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Working on the most important back up plan you’ve never heard of

In our latest article profiling interesting roles at National Grid ESO, Senior Contracts Manager Steve Miller explains his role securing Black Start contracts.

Can you tell us about your current role?

I work in market services. We’re responsible for the procurement and supply of ancillary services for our control room – all the tools our engineers need to help balance supply and demand.

My role is specifically focussed on contracting with Black Start providers.

In the rare likelihood of a significant blackout which can be anywhere in the country, providers must be able to re-start the grid on auxiliary power and re-energise the system.

These services require the provider to start up its main generator(s), carry out initial energisation of sections of the national electricity transmission system and distribution network, and support sufficient demand to create and control a stable ‘power island’.

To restart the grid, we develop Local Joint Restoration Plans (LJRPs) with the Black Start providers, the transmission owner and the relevant distribution owners. Meaning the control room can pick up the LJRP and initialise the plan to restart the network.

Two years ago, we announced a tender for Black Start contracts and in November 2020 we awarded six contracts from different technology types connected at both transmission and distribution levels. This new approach to Black Start contracts, a competitive tender process, is aimed at broadening the number of generators able to provide services, reducing the dependence on a reducing supply which could lead to inadequate cover and inefficient contracts. It’s all about ensuring the best value for consumers.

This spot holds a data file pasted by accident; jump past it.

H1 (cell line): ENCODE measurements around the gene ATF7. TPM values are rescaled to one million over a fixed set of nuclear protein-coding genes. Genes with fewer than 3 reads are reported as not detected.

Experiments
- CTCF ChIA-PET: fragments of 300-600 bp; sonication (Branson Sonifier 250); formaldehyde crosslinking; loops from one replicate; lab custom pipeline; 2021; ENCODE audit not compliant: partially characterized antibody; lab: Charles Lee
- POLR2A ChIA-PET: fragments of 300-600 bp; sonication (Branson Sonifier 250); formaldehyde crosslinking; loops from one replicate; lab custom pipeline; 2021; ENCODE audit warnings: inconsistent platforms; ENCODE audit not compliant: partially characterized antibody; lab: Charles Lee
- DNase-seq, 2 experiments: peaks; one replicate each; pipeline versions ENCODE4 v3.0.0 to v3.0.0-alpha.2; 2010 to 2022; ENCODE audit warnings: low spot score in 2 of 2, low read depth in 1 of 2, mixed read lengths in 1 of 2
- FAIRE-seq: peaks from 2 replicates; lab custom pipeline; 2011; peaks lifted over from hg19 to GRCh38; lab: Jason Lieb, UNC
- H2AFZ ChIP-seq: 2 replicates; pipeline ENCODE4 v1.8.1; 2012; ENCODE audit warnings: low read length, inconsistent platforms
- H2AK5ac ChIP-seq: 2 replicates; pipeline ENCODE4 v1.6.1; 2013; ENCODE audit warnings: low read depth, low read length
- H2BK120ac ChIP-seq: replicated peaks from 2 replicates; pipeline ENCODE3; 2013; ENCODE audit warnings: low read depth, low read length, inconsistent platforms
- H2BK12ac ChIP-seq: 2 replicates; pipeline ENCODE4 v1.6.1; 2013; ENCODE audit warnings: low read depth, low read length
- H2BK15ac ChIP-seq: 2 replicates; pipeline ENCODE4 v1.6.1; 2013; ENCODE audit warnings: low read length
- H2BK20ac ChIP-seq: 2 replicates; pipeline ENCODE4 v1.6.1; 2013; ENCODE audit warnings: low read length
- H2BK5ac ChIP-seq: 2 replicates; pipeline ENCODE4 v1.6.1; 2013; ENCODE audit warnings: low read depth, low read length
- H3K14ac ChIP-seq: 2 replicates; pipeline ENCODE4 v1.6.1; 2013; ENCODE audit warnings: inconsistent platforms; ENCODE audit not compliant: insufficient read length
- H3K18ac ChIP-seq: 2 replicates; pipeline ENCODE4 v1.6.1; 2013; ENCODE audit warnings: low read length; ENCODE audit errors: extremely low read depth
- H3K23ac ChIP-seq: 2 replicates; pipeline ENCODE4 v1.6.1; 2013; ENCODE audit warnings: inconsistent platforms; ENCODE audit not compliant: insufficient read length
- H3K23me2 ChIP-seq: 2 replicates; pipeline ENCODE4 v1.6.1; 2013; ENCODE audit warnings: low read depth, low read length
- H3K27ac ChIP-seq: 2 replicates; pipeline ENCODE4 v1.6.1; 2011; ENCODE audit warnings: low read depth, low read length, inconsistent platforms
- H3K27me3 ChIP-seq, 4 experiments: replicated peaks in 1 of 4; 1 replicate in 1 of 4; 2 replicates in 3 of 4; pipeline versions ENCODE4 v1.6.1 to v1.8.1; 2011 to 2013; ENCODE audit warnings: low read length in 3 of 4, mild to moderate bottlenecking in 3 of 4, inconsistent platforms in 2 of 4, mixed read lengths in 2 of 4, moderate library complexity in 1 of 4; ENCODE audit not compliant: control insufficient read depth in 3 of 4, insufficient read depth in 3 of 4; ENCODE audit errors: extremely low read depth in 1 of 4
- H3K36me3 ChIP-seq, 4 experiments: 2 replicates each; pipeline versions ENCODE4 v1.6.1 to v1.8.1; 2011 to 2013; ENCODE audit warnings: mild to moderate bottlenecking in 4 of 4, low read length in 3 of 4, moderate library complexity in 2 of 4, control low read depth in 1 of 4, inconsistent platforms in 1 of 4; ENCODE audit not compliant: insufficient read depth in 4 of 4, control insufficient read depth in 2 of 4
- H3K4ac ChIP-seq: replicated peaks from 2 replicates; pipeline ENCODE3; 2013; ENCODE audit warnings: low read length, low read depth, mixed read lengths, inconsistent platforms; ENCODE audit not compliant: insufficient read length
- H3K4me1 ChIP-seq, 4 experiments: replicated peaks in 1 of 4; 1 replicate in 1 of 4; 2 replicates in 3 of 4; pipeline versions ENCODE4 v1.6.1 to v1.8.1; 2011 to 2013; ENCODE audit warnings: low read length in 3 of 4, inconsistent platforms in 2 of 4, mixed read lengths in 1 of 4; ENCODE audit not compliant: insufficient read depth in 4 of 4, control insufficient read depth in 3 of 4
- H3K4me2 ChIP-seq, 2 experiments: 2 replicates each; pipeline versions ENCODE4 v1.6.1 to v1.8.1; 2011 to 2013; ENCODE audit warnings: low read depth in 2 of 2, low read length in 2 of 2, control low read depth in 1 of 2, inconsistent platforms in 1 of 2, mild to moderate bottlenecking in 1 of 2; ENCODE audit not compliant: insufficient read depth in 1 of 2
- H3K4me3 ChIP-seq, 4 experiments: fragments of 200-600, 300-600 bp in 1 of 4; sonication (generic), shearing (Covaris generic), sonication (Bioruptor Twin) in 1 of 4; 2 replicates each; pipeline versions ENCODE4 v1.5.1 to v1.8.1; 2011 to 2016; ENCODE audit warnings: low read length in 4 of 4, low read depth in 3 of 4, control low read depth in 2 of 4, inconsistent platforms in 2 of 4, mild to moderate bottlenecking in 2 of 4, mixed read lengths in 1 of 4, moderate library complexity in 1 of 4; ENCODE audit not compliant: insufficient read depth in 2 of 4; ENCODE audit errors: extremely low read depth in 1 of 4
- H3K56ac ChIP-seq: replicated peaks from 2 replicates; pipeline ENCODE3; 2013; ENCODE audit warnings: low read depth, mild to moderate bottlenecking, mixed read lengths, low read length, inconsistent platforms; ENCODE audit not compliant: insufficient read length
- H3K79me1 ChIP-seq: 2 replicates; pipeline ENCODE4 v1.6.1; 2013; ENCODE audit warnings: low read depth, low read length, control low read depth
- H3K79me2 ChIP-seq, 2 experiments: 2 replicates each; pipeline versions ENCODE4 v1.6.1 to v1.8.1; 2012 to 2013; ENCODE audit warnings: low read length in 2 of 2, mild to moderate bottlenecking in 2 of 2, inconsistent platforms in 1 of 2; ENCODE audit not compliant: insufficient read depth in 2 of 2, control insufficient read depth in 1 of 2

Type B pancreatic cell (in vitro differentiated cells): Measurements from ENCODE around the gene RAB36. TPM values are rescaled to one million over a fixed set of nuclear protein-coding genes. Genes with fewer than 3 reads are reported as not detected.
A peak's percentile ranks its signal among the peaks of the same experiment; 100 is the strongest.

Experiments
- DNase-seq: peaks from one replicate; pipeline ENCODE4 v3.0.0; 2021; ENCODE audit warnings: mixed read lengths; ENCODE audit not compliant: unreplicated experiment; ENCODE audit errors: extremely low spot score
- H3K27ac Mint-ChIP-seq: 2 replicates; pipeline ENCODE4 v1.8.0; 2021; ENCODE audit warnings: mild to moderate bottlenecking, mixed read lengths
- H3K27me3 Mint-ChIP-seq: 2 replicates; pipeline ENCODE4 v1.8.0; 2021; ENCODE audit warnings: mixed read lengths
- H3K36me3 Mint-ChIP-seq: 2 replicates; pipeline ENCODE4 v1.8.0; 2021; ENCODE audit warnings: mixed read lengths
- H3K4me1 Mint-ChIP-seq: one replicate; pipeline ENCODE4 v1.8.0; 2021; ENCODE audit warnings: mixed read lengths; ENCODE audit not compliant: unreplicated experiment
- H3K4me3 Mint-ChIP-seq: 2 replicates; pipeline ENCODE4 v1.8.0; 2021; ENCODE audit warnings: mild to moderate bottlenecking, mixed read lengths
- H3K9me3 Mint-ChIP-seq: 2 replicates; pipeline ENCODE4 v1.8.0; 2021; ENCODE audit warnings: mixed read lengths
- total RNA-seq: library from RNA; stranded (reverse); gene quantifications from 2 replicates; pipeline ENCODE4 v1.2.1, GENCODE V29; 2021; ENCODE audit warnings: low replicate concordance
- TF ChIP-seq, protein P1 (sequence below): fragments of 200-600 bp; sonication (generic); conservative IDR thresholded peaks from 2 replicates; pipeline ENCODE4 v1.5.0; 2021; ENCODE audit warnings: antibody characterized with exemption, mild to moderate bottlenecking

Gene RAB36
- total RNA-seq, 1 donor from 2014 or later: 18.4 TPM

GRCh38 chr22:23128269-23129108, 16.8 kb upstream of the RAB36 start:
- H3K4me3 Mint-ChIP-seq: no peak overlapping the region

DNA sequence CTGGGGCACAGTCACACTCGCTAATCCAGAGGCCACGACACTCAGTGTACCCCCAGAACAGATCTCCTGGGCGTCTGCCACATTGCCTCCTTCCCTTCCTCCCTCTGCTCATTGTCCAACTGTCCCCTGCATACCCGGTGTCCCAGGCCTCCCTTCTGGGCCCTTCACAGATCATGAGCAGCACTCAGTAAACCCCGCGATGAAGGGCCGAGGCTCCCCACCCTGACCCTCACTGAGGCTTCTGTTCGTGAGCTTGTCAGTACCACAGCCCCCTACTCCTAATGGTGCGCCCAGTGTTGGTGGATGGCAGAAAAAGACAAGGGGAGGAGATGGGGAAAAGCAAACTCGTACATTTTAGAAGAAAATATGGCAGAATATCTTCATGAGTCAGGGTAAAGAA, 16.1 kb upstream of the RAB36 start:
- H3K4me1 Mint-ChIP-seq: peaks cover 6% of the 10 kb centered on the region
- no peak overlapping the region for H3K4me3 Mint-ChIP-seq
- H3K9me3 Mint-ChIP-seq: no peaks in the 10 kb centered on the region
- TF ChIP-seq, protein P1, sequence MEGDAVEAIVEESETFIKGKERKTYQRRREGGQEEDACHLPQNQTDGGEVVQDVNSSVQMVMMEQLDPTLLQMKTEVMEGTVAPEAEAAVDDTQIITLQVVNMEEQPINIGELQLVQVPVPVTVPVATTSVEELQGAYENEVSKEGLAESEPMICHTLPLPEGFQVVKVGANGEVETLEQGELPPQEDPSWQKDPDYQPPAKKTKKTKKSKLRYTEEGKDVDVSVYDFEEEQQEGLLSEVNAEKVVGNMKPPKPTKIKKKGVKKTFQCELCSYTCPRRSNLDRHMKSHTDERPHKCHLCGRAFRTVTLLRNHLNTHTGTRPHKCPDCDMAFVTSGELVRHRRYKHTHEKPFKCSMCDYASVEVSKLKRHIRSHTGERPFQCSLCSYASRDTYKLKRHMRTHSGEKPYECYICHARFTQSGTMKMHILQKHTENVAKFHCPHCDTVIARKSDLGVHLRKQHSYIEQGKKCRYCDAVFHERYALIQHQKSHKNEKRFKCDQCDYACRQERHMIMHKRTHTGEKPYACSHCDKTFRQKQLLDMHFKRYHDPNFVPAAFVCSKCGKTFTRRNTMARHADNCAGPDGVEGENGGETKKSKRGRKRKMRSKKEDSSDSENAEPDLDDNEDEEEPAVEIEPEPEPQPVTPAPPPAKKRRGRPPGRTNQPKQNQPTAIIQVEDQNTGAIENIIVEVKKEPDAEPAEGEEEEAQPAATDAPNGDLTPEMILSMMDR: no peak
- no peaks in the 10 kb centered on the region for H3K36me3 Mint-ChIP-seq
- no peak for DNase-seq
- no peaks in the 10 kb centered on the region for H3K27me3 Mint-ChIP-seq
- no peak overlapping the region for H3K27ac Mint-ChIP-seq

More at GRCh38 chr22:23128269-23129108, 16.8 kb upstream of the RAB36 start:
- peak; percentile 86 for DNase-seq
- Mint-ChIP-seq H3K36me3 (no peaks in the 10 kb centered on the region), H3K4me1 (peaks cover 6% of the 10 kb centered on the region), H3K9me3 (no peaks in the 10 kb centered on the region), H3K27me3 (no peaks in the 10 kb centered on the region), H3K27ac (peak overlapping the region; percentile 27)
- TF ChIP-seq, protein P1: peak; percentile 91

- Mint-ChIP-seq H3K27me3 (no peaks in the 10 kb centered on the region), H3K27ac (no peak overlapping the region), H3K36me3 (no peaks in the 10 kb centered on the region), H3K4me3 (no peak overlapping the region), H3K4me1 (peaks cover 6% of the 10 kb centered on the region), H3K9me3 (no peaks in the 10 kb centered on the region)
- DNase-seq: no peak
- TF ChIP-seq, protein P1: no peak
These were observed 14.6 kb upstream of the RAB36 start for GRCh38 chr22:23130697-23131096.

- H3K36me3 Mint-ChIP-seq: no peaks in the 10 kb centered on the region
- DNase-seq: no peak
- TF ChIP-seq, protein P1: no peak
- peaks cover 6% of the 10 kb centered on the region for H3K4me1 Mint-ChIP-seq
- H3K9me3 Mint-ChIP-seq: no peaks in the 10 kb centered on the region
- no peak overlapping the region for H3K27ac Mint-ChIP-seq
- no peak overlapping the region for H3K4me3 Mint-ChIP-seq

What’s your background in the ESO?

I’ve been in the organisation for a long time!

I joined in August 1997 and for 15 years worked in various departments, including customer services; as an Operations Engineer with the Distribution National Control Centre (DNCC) and then the Gas National Control Centre (GNCC).

Eight years ago, I was looking for a career change but wanted to stay within National Grid because it’s such a great company to work for.

I identified an opportunity in the ESO and thought it looked very interesting. It gave me an opportunity to improve other skills, but the role still had an engineering and operational angle. I’ve been in the same role for those eight years and started as service lead for one of our ancillary services, fast reserve.

Since then, I have pretty much managed each of the services we procure and have been doing Black Start for the past four years.

It’s been great to get an overview of everything the team does.

Overall, I love my job. Every day is different, and I particularly thrive on the operational challenges that face us.

How has the COVID-19 pandemic impacted you?

The onset of the pandemic happened very quickly. The reduction in demand wasn’t gradual and therefore as a team we had to create new ancillary services agreements in short notice to manage system requirements. We had to be agile and review our strategy and plan accordingly.

National Grid ESO - Steve Miller running

Personally, it’s been very different because I didn’t work from home much. Maybe once every couple of weeks. I used to cycle to work, and I’ve lost that 20 mins getting fresh air before starting work and then being able to switch off before I return home. Since lockdown I’ve been getting up at the same time and logging on right away. I also have that bad habit of leaving my laptop on and checking emails in the evening!

I think physical and mental health are linked and it’s vital to take care of yourself. I make sure I block out an hour at some time during the day to go for a walk/run or take the dog out. When lockdown first started, I took my phone, but now I leave it at home so I can switch off.

It’s been great to spend more time with my wife and kids. I have two teenage boys who are now doing online lessons. Because I’m starting work earlier, I try to have a small break where I can sit with them, eat breakfast and make sure they are set for the day.

This whole experience has taught me to manage my time more effectively, and that’s something which will only help when we return to some sort of normality.